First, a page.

What's left to say about Paris? It's a magnificent city full of amiable energy that spurs people to slave and starve for the possibility of becoming a writer, an artist or a fashion guru. Many creative minds have lived in places like Montmartre and found their mojo. Resulting, of course, in masterpieces. Who knows, maybe one day Sumin and I will try our luck, too.
This time though, after spending a relaxing, quiet time in Lyon, the hustle and bustle of Paris was rather overwhealming. The train ride was nice and we arrived safely in the afternoon. Then, to our surprise, what was praised online as an oasis left from the great thirties, right next to the opera in the stylish ninth arrondissement, turned out to be a musty fleabag.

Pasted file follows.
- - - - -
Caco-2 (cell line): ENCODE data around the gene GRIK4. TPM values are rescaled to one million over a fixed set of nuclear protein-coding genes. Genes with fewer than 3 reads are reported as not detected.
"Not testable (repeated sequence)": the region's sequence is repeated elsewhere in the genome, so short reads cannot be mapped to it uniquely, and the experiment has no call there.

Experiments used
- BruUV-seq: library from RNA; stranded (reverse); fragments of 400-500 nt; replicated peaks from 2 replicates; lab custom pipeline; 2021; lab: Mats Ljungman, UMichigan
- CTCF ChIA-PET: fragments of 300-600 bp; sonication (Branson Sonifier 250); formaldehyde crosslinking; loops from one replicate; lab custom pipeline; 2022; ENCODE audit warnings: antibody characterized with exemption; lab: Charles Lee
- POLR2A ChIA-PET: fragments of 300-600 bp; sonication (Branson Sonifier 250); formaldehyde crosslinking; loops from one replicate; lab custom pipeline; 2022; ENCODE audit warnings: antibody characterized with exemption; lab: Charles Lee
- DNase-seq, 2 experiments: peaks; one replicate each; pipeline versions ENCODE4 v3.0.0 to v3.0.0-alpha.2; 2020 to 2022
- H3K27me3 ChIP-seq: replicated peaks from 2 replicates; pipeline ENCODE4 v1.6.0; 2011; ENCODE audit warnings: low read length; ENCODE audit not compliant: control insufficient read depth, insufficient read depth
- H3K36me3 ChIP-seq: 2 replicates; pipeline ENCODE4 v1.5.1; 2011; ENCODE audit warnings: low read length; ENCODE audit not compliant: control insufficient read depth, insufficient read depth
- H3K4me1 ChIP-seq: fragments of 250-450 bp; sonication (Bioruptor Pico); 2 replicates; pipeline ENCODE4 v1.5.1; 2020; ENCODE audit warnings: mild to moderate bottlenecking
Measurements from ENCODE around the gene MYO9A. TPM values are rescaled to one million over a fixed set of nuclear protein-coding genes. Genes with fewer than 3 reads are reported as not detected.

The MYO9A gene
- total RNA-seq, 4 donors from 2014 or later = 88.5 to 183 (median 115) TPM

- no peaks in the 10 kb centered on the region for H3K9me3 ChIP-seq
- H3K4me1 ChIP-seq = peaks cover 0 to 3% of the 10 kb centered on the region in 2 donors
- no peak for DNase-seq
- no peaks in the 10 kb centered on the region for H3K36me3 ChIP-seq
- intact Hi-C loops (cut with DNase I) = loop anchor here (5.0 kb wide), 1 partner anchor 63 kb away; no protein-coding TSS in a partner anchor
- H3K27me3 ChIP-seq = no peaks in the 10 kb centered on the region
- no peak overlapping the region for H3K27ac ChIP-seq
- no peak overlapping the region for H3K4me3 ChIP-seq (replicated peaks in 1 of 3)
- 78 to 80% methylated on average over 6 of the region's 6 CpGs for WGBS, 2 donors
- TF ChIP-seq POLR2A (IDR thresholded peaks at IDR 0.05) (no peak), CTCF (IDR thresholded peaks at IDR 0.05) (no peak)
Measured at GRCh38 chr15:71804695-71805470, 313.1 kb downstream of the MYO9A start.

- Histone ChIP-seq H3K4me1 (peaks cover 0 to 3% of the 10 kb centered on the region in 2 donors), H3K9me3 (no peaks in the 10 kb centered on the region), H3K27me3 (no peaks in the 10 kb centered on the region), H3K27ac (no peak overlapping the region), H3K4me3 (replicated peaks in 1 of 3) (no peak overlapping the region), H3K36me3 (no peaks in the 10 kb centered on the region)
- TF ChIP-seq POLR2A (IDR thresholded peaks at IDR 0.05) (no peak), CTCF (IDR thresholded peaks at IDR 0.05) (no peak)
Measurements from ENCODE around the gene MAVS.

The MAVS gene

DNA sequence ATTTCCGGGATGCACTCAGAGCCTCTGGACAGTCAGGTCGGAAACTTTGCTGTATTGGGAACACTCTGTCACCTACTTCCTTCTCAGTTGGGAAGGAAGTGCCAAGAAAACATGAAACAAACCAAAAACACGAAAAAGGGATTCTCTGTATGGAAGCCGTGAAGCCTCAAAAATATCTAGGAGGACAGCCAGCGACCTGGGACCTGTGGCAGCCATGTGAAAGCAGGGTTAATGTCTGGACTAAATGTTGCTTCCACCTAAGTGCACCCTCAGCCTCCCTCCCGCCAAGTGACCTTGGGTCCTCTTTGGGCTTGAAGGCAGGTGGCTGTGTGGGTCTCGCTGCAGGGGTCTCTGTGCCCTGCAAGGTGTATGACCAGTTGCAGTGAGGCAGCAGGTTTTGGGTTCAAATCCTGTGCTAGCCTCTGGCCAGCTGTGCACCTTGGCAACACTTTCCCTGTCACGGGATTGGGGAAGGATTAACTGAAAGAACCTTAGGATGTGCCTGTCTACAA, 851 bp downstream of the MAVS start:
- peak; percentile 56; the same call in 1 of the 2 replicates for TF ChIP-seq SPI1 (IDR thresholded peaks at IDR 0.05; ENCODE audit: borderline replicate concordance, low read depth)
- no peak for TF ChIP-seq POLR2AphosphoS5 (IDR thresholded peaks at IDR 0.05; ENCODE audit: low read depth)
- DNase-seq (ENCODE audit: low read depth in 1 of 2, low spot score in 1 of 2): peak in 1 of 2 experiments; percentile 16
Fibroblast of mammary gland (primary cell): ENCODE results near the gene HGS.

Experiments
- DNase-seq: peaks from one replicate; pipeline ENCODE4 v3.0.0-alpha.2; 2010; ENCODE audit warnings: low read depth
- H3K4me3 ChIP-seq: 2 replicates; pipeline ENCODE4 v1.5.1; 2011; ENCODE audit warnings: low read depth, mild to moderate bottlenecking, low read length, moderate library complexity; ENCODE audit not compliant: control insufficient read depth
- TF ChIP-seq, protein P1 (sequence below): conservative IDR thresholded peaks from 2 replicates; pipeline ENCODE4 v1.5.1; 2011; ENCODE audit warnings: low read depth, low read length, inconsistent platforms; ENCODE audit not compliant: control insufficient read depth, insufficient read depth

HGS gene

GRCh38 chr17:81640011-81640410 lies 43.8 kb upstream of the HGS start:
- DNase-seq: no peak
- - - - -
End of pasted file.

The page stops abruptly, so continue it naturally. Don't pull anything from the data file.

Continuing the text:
Sure, Paris is famous for its lousy hotels, including excluded breakfast that isn't worth a single Groschen, but still, a little comfort would've been nice. After a brief emergency conference we decided to stay and make the best of our situation. I mean, it wasn't like we had lost our bags or got knifed in the back or something. It was just, not Lyon or Berlin anymore.
We left the hotel and started walking. One foot at a time and one street after the other. Soon we grew hungry and found a crowded restaurant on the corner of a quiet alley. Luckily, we had some addresses we wanted to check out. The memos in our phones gave us direction and we observed everything along the way. Walking with Sumin like that is the best part.